Ofcom Takes Aim at Confusing Jargon in UK Fibre Sector, Says FullFibre

The UK’s telecoms regulator, Ofcom, has taken a significant step towards addressing the issue of confusing jargon prevalent in the fibre sector. While the implementation is expected no earlier than autumn, Ofcom has acknowledged the critical need for clarity regarding what constitutes fibre and full fibre.

Given the coexistence of legacy networks with full fibre, often presenting a mix of both, consumers find it challenging to discern the specifics of their purchases. According to Ofcom’s research, only 46% of customers purportedly using full-fibre broadband were residing in areas where it was genuinely available. Additionally, over a quarter (27%) of broadband customers lacked confidence in understanding the terminologies employed by providers.

In response to these concerns, Ofcom is advocating for internet providers to offer unambiguous information, standardizing industry references concerning the network type. This would entail providers refraining from labeling a connection as ‘fibre’ or ‘full fibre’ unless it is genuinely a Fiber to the Premises (FTTP) connection. Ofcom is proposing new guidelines that mandate providers to furnish information on the broadband connection’s underlying technology using one or two consistent terms. Furthermore, providers should present a more detailed explanation of these terms in an easily accessible format for customers.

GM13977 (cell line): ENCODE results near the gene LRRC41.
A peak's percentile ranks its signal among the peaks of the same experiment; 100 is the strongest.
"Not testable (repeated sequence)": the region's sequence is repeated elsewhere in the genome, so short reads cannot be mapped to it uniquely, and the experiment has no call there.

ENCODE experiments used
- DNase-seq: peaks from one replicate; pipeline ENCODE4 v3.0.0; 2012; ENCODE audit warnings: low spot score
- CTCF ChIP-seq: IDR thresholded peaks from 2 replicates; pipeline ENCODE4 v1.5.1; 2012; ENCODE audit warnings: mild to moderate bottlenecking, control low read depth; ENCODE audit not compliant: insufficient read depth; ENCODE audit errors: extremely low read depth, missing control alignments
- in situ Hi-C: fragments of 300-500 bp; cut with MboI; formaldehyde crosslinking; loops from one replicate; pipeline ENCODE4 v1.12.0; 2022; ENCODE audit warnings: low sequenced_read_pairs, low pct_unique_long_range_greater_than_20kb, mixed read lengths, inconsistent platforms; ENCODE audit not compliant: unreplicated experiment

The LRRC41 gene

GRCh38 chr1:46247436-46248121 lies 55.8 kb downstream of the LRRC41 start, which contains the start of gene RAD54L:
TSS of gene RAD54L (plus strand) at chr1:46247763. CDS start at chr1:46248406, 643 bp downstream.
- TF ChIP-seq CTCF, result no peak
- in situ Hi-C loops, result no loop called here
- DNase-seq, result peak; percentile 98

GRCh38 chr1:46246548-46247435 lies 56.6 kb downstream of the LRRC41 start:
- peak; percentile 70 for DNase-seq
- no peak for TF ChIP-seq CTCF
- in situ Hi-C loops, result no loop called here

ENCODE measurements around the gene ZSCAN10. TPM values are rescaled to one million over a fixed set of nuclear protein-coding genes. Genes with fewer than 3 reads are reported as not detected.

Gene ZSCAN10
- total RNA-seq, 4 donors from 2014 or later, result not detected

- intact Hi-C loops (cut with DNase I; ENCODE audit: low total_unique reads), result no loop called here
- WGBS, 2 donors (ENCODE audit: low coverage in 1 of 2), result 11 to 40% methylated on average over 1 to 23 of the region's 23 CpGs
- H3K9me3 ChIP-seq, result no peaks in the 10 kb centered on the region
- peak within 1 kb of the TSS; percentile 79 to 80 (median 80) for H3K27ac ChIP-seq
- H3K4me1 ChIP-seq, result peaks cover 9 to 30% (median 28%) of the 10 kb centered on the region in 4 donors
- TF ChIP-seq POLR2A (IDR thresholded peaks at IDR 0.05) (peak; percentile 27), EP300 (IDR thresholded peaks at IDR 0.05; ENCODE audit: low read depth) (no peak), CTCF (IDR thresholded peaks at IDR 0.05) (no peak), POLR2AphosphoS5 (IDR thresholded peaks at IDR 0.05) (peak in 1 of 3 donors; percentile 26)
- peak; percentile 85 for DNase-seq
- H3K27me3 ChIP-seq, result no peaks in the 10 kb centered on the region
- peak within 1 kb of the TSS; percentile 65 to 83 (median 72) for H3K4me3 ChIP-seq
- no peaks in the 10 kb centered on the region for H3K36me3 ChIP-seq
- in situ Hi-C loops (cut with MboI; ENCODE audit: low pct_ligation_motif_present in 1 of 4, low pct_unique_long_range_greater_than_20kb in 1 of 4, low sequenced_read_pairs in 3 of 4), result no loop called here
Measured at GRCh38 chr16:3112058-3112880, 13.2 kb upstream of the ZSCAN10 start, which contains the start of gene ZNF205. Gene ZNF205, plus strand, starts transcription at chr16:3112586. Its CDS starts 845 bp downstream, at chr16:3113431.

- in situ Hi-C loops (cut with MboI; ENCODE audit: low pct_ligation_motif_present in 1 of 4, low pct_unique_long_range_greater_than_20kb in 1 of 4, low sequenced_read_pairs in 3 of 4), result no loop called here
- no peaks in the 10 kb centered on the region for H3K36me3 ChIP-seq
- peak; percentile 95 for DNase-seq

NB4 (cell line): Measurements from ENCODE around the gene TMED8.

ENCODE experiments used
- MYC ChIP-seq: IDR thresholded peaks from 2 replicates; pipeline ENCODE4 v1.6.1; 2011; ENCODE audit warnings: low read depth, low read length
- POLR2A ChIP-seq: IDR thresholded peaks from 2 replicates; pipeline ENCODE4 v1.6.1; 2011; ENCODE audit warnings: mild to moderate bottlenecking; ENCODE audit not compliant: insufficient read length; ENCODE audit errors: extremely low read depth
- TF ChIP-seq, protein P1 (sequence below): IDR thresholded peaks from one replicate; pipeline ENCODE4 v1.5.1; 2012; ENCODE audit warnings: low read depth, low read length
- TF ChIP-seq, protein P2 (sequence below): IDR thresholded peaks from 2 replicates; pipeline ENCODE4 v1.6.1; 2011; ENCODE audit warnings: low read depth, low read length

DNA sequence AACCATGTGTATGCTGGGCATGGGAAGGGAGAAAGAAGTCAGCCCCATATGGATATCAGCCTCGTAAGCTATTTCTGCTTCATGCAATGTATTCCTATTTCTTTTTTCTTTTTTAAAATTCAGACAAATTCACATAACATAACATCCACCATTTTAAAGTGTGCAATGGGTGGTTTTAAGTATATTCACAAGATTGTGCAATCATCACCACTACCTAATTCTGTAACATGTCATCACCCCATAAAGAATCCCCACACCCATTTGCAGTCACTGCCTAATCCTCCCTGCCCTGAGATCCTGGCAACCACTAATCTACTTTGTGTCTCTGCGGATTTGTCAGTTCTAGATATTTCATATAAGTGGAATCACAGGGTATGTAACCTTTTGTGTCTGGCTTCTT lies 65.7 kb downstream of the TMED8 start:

This development is being lauded by alternative network providers (altnets) who have campaigned for years for a clearer message, especially considering the confusing terminology employed by major incumbent providers when marketing their connections. Clarity in communication is expected to empower consumers, potentially prompting them to switch to genuine full-fibre connections.

James Warner, Chief Strategy Officer at FullFibre, expressed relief at the announcement, emphasizing that customers will finally have a clearer understanding of what they are acquiring with broadband purchases. However, he also expressed disappointment over the delayed implementation, calling for a swift transition to ensure customers are not misled. Warner hopes this initiative marks the beginning of consistent and clear communication within the sector, ultimately benefiting both consumers and the industry as a whole.

Jonny Rae

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